When Amanda went to police to report that she had allegedly been drugged and gang-raped by colleagues, she thought the worst of her ordeal was behind her.
Australian woman tells of ordeal
She cautions others to be aware there are risks to reporting When Amanda went to police to report that she had allegedly been drugged and gang-raped by colleagues, she thought the worst of her ordeal was behind her. Instead, days later she found herself branded a criminal and locked in a dirty prison cell. She was sentenced to a year in prison for having had sex outside wedlock, and she spent eight months in jail before being released.
The 27-year-old Australian was working as a manager at Le Meridien Al Aqah Beach Resort in Fujairah in June last year when she said she went for a drink in the staff bar. She said she began talking with three male colleagues. One of the men told her he was adding ice to her drink. That was one of her last recollections of the evening, she claims. She said she awoke the following afternoon semi-naked and confused, her body covered in bruises and scrapes.
"I didn't know what had happened but I knew something was wrong because of the state of me and my room," she said. "I was told that one of my neighbours heard me screaming at about two or three in the morning and called the security guards. "They said they came to my room and found three or four men in my room and that I was unconscious. The security guards made the men leave, but then they just left me."
Amanda not her real name said she reported the incident to police 48 hours later. They arrested the men but to her astonishment, she was also arrested and charged with offences including adultery and drinking alcohol without a licence. Despite the fact that she had contacted police, her claim that she had been raped was dismissed as a fabrication and she was prosecuted along with her alleged attackers. She and the men were all sentenced to one year in prison for unlawful sex and related offences.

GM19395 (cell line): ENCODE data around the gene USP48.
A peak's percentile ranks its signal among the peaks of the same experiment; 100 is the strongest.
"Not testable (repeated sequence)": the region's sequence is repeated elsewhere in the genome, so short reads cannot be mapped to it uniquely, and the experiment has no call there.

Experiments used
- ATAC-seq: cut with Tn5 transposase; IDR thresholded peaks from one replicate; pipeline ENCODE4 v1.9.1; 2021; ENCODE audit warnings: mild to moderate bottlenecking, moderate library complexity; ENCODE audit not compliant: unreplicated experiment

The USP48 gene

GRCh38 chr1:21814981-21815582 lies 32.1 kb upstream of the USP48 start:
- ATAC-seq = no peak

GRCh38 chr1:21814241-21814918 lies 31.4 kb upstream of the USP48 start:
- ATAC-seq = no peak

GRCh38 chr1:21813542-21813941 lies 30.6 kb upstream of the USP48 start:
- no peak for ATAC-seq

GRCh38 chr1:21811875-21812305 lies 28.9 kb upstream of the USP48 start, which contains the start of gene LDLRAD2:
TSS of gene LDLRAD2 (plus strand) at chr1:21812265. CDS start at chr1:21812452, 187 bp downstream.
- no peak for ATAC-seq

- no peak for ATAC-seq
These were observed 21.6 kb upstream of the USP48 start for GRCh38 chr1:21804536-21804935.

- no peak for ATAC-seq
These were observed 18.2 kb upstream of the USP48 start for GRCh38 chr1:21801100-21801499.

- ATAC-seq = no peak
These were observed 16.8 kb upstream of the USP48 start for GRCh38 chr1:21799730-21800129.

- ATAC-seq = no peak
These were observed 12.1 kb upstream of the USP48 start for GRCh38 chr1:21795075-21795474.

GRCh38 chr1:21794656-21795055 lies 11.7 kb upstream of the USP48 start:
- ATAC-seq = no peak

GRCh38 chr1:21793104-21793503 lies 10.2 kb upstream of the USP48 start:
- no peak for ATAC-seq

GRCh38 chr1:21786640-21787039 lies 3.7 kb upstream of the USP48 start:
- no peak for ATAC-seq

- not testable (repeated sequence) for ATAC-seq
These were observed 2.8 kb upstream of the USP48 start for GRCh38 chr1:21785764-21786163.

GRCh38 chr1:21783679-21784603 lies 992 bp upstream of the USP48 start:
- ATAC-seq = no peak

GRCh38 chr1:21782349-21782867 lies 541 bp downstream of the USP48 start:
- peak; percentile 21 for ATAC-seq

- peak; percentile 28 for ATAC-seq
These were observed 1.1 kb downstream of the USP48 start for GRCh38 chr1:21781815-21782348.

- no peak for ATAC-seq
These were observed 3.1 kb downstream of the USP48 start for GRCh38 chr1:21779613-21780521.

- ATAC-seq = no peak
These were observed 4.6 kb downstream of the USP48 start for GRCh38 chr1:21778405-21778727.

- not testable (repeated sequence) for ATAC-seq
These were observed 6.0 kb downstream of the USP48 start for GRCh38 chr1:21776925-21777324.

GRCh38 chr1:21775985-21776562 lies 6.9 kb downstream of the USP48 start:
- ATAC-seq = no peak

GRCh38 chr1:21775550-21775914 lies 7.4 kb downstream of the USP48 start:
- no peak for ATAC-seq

Several developments complicated her defence. The doctor who examined her concluded that the bruising on her body could have occurred during normal sex and did not prove she had been beaten, and tests found no trace of drugs in her system. She says she believes the drugs disappeared in the 48 hours that elapsed before she approached police. Also problematic was the testimony of the security guards. Amanda claims they altered their accounts throughout the course of the case.
"First they said they came to the room and found me unconscious," she said. "They said they saw the men in my room and threw them out. "Then later they said they only saw the men in the hall outside my room. "In the end, they said I was not unconscious and that I appeared to give consent and wouldn't let the security guards remove one of the men." According to appeal court documents obtained by The National, judges dismissed her claim that she was attacked because there were no witnesses and her injuries could have occurred during consensual sex.
"In response to what the lawyer of the accused person Number 4 raised, that she was subject to rape while she was unconscious due to being drunk and being attacked by another person, this defence is deemed as not being serious as no one witnessed her beating," the documents say. "The court concludes that she was aware of her actions and aware of what the others were doing with her, with her consent, ranging from seclusion to adultery and indecent, honour damaging acts.
"Her claim that she was not aware at the time of those actions, because she lost consciousness due to being drunk or being beaten, was made with the intention of trying to avoid the charges against her." The case received international attention and was raised during diplomatic negotiations between Australia and the UAE. Amanda spent two months on remand at Fujairah Central Women's Prison before her sentencing.
She was released in February, after serving another six months, as part of an amnesty to celebrate a royal wedding, and left for Australia straightaway. She is now back with her family in Brisbane, where she says she is readjusting and trying to use her experience as a warning to other women working in the UAE. "I was shocked they didn't believe me," she said. "It was terrifying. It was like a nightmare. I didn't know who to turn to for help."